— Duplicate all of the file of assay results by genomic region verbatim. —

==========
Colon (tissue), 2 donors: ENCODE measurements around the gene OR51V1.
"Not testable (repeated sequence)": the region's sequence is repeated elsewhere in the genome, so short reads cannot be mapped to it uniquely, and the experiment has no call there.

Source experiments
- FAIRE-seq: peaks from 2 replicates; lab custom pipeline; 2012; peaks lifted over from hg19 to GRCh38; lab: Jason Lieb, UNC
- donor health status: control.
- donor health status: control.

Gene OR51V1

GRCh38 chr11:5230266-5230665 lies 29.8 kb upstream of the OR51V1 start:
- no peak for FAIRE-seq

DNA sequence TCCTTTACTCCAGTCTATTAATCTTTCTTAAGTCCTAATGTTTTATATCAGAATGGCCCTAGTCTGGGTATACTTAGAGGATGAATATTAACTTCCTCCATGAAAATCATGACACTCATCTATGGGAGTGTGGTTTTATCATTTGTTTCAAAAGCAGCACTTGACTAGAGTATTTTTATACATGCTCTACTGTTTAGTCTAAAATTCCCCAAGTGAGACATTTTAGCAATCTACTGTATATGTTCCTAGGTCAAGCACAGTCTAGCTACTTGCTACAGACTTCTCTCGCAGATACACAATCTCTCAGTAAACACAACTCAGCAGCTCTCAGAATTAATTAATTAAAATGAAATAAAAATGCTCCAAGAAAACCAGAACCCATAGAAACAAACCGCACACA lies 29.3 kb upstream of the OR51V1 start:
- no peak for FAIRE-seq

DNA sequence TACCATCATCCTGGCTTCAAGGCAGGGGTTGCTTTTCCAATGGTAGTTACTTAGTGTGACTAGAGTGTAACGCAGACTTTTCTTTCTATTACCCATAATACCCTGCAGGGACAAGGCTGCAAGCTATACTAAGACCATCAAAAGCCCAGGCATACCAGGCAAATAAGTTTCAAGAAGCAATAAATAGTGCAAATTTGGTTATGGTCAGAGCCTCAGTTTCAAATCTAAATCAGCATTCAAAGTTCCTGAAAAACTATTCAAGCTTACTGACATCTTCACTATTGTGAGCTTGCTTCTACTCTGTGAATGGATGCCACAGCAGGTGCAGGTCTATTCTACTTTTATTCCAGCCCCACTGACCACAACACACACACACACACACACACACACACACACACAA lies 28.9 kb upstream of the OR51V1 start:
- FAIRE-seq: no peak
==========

Colon (tissue), 2 donors: ENCODE measurements around the gene OR51V1.
"Not testable (repeated sequence)": the region's sequence is repeated elsewhere in the genome, so short reads cannot be mapped to it uniquely, and the experiment has no call there.

Source experiments
- FAIRE-seq: peaks from 2 replicates; lab custom pipeline; 2012; peaks lifted over from hg19 to GRCh38; lab: Jason Lieb, UNC
- donor health status: control.
- donor health status: control.

Gene OR51V1

GRCh38 chr11:5230266-5230665 lies 29.8 kb upstream of the OR51V1 start:
- no peak for FAIRE-seq

DNA sequence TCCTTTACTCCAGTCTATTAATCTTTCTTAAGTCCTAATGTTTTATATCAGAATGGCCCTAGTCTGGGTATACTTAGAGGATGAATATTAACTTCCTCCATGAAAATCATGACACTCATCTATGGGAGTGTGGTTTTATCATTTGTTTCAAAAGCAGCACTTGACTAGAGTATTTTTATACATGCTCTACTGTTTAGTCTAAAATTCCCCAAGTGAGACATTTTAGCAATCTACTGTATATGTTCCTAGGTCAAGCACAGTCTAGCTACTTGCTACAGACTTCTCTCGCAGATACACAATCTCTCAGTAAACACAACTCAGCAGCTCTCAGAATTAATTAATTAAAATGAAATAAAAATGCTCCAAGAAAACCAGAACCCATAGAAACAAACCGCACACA lies 29.3 kb upstream of the OR51V1 start:
- no peak for FAIRE-seq

DNA sequence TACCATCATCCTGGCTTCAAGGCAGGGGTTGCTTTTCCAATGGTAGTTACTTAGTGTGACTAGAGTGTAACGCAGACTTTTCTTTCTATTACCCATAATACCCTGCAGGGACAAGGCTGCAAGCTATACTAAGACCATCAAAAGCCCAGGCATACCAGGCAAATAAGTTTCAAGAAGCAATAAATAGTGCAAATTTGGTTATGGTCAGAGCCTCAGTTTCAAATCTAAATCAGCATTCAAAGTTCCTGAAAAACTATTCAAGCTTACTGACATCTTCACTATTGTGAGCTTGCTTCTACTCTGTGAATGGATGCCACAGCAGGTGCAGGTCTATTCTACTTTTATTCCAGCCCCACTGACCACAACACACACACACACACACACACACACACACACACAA lies 28.9 kb upstream of the OR51V1 start:
- FAIRE-seq: no peak